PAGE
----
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The news that 15 women recently died in India due to botched sterilization serves as a painful reminder of the country’s history. In the 1970s, India instituted a policy of forced sterilization as a means of national contraception to curb population growth.
This program was funded by loans by the UN Population Fund and the World Bank, in the amount of tens of millions of dollars. In 1975, over six million poor men were sterilized, virtually being dragged from their villages to clinics. Of those, two thousand died. This action was documented in the novel, Midnight’s Children, by Salman Rushdie.
Compulsory sterilization is no longer enforced in India. It is still in practice, however, and the focus is now on women. Last weekend a surgeon sterilized a record number of women within a short period of time: 80 in six hours. This amounts to four minutes per surgery. The result is that 15 women died in the state of Chhattisgarh and dozens more are hospitalized.
The place where the women were sterilized is called a “sterilization camp”. This is where many poor women are taken. District health workers sterilize them by surgically tying their fallopian tubes.
Incentives are in place for women who already have two or three children. They are given a token payment, such as cash (under $25) or household goods, such as pots and pans. The payment has replaced compulsory practice, with a similar result of slowing population growth.
In India, sterilization is the most prevalent means of birth control for married people with as many as 37 percent of married women having participated. This method is a quick means of family planning, replacing counseling or birth control pills.
Accompanying this practice in India is the presence of headhunters, called “finders,” who also receive a miniscule fee for bringing women to the clinic. The question which many are asking regards the extent of coercion that led these women to get sterilized.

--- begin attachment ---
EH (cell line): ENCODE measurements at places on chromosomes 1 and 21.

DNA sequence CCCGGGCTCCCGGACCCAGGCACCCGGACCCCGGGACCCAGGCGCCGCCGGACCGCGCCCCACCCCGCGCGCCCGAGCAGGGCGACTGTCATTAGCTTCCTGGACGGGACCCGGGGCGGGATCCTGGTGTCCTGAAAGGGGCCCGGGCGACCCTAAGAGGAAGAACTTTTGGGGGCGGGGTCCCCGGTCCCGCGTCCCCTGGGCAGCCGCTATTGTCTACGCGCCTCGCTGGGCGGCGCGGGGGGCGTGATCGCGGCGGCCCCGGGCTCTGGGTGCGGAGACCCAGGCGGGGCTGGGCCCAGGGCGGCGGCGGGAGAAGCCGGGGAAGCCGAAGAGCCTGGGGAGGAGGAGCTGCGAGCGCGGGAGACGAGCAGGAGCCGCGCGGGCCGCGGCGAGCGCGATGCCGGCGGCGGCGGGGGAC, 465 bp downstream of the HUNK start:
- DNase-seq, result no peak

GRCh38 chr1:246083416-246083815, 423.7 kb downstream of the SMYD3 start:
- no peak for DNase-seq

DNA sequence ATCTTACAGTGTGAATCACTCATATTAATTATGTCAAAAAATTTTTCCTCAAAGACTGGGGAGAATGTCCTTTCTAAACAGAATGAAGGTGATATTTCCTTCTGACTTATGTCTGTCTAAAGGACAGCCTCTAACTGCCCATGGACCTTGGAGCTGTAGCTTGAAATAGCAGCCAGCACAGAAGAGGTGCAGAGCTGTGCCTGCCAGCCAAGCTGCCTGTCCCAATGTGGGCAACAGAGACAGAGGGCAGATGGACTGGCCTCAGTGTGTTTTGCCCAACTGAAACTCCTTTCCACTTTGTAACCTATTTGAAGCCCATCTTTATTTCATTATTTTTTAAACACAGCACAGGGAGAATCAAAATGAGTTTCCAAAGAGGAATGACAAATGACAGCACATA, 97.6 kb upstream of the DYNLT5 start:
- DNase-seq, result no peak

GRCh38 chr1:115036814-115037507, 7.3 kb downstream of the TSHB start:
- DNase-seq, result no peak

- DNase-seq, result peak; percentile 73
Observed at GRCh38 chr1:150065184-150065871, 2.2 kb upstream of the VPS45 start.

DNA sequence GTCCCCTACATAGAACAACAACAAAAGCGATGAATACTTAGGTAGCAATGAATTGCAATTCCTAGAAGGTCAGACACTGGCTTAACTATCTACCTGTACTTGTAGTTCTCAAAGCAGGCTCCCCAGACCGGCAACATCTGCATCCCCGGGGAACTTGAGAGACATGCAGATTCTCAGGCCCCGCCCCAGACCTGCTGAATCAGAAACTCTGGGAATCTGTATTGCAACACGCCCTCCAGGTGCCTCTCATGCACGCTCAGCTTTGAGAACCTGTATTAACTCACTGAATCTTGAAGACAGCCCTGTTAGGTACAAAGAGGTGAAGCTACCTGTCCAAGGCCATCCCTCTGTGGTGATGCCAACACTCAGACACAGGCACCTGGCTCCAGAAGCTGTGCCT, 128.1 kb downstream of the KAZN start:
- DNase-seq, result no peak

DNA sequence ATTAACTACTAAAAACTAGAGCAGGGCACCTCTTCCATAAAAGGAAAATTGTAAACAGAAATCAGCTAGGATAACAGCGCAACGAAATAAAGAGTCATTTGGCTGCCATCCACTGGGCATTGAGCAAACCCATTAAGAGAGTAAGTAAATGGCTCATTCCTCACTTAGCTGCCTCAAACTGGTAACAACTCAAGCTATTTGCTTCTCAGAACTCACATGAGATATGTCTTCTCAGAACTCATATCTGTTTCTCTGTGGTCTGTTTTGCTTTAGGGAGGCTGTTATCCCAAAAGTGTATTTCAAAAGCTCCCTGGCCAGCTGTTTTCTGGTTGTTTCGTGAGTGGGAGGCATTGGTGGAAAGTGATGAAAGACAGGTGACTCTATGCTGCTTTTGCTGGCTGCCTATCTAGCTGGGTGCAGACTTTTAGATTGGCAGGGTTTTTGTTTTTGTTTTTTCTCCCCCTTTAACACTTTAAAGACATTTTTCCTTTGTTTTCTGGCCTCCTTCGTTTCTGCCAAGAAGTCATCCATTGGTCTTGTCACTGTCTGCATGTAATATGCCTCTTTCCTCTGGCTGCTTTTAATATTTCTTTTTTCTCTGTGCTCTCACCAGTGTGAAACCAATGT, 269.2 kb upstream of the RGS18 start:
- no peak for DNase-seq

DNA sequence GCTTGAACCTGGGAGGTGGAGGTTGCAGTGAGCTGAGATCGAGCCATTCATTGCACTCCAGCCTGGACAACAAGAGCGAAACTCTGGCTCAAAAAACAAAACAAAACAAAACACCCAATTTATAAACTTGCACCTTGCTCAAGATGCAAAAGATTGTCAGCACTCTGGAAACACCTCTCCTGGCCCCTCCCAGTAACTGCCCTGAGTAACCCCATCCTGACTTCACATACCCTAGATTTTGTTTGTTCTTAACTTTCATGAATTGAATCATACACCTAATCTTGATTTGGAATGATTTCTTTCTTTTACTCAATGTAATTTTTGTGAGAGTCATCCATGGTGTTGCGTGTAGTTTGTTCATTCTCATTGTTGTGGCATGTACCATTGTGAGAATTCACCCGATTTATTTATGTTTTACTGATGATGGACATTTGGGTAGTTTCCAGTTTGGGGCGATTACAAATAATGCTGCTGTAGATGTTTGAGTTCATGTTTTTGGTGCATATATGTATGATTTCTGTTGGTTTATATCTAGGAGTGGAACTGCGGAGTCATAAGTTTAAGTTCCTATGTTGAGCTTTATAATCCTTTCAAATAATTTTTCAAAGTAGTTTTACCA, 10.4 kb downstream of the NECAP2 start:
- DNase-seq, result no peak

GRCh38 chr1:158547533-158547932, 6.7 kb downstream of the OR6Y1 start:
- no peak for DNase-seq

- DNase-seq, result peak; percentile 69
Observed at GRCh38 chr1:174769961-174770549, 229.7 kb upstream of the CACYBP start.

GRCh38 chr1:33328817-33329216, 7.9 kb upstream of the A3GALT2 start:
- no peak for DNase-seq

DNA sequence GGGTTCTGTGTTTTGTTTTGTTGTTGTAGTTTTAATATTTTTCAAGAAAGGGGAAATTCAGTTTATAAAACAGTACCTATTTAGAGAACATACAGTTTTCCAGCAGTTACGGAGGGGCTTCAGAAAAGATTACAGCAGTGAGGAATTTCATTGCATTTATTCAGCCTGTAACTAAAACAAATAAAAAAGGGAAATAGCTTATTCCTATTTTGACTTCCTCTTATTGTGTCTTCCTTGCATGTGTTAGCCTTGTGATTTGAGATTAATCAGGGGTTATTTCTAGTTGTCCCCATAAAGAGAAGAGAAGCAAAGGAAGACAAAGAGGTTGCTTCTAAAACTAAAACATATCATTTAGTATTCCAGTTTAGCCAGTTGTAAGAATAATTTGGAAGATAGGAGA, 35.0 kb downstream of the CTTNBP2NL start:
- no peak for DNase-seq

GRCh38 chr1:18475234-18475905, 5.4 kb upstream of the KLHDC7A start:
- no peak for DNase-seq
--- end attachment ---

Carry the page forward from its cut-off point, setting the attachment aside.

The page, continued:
Last year and this, close to four million Indians were sterilized. Most of these were women. Between 2009 and 2012 there were more than 700 deaths were reported. Nearly 400 cases of complications arose from botched procedures, as well.
The silent response of the Indian government to the news of the sterilization deaths is a painful reminder of the past. Some information was recently leaked that women in at least one other state-run sterilization camp in the country may have gotten infected during the same time as the deaths occurred. The apparent coincidence has raised questions as to high state-mandated quotas.
At present, council women provide condoms and birth control pills to village women as an option beyond sterilization. The United Nations and the Population Council are advocating that choices be broadened further, with implants and injectable birth control. In addition, they say that quality control needs to be instituted for the practice of sterilization.
What is being called into question is the history of state-sponsored population control that targets the underprivileged and the poor. The action has been referred to as “eugenics” –systematic actions that purportedly “improve” the genetic quality of a population – selective breeding. Comparisons have been made to the Nazi practice of forced sterilization.
The recent sterilization deaths bring a painful reminder of India’s past. Many both inside and outside the country are questioning how distant that past truly is.
By Fern Remedi-Brown